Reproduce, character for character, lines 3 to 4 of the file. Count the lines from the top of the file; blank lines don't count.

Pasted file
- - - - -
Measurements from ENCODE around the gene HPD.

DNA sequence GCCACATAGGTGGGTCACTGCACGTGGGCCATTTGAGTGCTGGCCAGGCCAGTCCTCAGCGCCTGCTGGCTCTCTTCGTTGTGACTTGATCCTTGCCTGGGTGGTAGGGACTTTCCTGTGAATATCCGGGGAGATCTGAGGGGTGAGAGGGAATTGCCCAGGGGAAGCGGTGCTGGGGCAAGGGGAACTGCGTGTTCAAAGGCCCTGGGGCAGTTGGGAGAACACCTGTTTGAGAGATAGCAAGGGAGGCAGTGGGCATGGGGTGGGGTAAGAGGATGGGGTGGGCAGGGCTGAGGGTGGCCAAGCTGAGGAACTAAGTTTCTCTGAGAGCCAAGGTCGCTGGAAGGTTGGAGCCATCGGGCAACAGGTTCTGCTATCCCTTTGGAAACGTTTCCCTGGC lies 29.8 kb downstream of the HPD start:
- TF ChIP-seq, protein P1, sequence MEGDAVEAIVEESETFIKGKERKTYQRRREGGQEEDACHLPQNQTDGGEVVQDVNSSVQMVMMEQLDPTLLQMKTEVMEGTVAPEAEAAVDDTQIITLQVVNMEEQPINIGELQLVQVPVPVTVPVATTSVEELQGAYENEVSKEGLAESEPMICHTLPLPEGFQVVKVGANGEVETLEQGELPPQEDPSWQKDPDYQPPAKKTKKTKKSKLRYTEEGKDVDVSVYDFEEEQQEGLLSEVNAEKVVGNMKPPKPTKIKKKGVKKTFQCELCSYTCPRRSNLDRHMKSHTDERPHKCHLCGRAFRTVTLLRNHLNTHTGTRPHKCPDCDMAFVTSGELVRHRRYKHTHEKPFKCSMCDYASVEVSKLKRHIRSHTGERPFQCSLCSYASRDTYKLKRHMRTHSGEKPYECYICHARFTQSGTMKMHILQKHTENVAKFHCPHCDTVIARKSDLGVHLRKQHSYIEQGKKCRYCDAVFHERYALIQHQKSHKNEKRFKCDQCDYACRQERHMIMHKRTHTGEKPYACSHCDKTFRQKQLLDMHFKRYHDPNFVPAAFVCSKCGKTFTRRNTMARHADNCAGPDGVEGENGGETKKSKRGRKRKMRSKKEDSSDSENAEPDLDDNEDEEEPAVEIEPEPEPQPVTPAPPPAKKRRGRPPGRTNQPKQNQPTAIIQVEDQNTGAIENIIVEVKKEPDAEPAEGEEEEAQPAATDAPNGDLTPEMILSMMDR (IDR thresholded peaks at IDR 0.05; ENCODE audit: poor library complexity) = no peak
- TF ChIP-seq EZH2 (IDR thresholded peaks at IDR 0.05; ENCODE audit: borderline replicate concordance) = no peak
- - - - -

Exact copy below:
- TF ChIP-seq, protein P1, sequence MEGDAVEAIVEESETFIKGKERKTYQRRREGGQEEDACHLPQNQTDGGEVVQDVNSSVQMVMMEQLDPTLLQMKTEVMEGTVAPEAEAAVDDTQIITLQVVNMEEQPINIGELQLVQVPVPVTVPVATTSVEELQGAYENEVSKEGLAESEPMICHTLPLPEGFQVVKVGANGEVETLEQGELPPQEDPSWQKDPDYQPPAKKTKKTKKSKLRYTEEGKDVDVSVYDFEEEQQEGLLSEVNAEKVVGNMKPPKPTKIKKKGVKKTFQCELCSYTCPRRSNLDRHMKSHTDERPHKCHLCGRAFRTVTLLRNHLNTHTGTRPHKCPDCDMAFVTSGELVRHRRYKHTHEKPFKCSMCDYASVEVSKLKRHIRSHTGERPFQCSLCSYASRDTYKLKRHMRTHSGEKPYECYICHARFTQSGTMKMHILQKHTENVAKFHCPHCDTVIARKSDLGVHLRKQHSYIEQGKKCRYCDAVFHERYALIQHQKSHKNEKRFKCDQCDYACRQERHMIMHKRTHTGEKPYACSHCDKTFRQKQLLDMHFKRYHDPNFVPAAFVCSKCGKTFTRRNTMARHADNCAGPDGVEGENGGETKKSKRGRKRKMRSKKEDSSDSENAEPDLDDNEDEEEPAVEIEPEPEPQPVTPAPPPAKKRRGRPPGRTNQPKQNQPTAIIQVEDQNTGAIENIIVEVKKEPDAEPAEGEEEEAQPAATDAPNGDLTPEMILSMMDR (IDR thresholded peaks at IDR 0.05; ENCODE audit: poor library complexity) = no peak
- TF ChIP-seq EZH2 (IDR thresholded peaks at IDR 0.05; ENCODE audit: borderline replicate concordance) = no peak